Let the experiment begin
Well, the new year is upon us, we have a new president, and the economy is in the toilet. So I figure this is as good a time as any to try something new. That's why I'm switching to Windows.
Of course, I'm not switching switching. My home desktop is still running Kubuntu 8.04 and will be for the foreseeable future. However, a couple of weekends ago I burned a System Rescue CD, shrank the Kubuntu partition on my laptop, and set it up to dual-boot Windows XP. I also resurrected the long-dormant Windows partition on my PC at work. I'm still keeping Kubuntu around on both systems (at least for now), but I'm making an effort to actively use Windows more often than not.
There are a number of reasons for this. For one, I've been getting a little fed up with Linux lately, especially after the last Kubuntu upgrade. I'm thoroughly unimpressed with KDE 4, I'm getting tired of things crashing randomly under KDE 3, and I find that I just don't use or want to use much Linux-specific software anymore. It's also been a while since I felt really connected to the community and I was never really a "true believer" in Free Software or the power of Open Source in the first place. So I just feel like I don't have as much of an anchor in the Linux world anymore, despite using it every day.
The Windows world, on the other hand, seems to have a lot to recommend it these days. For instance:
It's the native platform for .NET. I did a little .NET work at my last job and quite liked it. I've been wanting to get deeper into .NET and C# for a while now and using Windows will allow me to do that more easily.
Yes, I know Linux has Mono, and that's all well and good. But let's face it - it's just not the same. For one thing, Mono isn't as complete as Microsoft's runtime. For another, the tooling just isn't there - MonoDevelop is a fine IDE, but it can't hold a candle to SharpDevelop, let alone Visual Studio. And, of course, Mono isn't as marketable, as most of the companies looking for .NET developers are working on Windows.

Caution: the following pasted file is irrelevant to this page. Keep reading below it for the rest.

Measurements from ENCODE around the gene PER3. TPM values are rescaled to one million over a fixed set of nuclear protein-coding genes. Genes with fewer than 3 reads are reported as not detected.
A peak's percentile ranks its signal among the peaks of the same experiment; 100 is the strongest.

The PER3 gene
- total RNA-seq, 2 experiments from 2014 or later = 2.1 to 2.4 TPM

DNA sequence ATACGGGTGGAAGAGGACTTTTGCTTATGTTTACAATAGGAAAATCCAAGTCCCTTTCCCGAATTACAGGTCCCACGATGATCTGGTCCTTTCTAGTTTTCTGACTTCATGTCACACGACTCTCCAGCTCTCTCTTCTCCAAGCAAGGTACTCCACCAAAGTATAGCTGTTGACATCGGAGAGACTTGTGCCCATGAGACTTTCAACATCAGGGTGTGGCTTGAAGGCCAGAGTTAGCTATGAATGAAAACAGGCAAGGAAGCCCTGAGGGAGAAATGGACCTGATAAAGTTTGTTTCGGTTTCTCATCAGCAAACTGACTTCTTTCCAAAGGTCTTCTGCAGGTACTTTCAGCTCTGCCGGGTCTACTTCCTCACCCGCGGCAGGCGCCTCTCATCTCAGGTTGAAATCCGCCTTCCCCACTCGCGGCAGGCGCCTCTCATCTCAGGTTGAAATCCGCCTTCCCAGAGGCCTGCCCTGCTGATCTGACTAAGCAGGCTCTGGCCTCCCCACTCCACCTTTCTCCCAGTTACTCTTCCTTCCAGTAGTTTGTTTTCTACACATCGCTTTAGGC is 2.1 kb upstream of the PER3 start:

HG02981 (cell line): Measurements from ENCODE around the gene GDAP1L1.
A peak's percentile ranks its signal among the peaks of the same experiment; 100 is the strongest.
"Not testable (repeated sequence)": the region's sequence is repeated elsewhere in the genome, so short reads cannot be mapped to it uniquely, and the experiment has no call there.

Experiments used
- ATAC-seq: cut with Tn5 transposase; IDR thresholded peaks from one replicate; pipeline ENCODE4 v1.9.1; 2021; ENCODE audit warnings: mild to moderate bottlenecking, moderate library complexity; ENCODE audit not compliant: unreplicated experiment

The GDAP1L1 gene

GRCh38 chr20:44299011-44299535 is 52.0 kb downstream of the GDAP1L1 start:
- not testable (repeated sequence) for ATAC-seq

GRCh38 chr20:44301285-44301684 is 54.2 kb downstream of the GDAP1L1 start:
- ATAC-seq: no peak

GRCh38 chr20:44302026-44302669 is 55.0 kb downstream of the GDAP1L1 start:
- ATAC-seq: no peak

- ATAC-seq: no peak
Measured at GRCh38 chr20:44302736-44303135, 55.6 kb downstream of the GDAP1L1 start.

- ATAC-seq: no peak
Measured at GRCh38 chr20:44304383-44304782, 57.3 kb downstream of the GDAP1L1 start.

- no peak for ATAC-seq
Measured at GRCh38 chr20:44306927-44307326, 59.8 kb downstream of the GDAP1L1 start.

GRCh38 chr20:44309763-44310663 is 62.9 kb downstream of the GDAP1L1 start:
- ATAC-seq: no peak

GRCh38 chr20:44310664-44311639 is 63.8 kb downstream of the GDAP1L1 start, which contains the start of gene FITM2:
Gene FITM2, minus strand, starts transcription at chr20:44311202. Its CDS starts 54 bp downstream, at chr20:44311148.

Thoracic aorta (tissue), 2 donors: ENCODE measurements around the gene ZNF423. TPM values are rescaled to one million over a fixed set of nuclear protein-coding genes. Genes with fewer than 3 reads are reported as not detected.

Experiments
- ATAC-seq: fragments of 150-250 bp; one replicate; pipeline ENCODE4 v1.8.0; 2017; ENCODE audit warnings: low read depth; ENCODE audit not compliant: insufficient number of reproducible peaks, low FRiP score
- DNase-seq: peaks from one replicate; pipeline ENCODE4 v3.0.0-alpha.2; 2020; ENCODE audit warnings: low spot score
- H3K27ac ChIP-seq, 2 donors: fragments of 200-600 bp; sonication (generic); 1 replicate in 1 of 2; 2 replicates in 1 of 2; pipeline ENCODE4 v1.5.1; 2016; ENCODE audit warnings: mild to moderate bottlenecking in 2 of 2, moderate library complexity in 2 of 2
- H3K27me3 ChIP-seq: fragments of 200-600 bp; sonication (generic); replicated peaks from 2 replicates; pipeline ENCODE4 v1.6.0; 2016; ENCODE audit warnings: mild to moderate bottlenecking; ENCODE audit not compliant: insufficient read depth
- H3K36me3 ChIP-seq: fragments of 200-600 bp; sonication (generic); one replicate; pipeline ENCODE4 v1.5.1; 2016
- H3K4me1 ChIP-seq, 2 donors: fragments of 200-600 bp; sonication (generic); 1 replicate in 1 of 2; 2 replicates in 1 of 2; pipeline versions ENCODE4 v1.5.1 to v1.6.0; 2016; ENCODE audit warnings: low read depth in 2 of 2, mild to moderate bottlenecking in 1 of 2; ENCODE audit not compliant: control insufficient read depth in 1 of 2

Powershell. I've been wanting to try out PowerShell for a while. I keep hearing about it on .NET Rocks and RunAs Radio and it seems really cool. Again, there is a Mono port (called PASH) in the works, but it appears to be only about half done, whereas PowerShell on Windows is pretty much mainstream now.
It has everything I need and more. I don't remember where or when, but within the last few months, I came to a realization: pertty much all the software I care about runs on Windows. Granted, there are a many programs I use on a regular basis that are UNIX-only, but all the stuff I really need is cross-platform: Opera, Firefox, Komodo Edit, Vim, PHP, Python, Apache, MySQL, PostgreSQL, etc. There are even Windows ports of most of the common UNIX utilities (awk, sed, grep, etc.), not to mention Cygwin. As for the things that don't run on Windows...well, I found I'm just not all that attached to those programs, and there are Windows programs that do the equivalent anyway. So really, even with switching to Windows, my toolset doesn't change that much.
It's just more marketable. Let's face it - the economy is bad and I haven't the money or the inclination to move to where the jobs are. In other words, if I wanted to live in New York City or California, I wouldn't be working in Rochester right now. So it makes sense for me to develop my skills in a direction that's in demand in my area.
From the online research I've done, Java and .NET seem to be the most in demand in the Rochester area. Java may be bigger, but the fact is that I know jack about Java, whereas I have some experience with VB.NET and C#, so that seems like a more viable path. By contrast, there's usually only a handful of PHP jobs available, and apparently PHP developers are a dime a dozen anyway. And despite all the hype, I've only ever seen 1 Ruby job available within 50 miles of my house.
So off I go on this new adventure. Hopefully it will all go well and I'll emerge a happy and productive .NET developer. The only problem is I might have to change the name of this blog.
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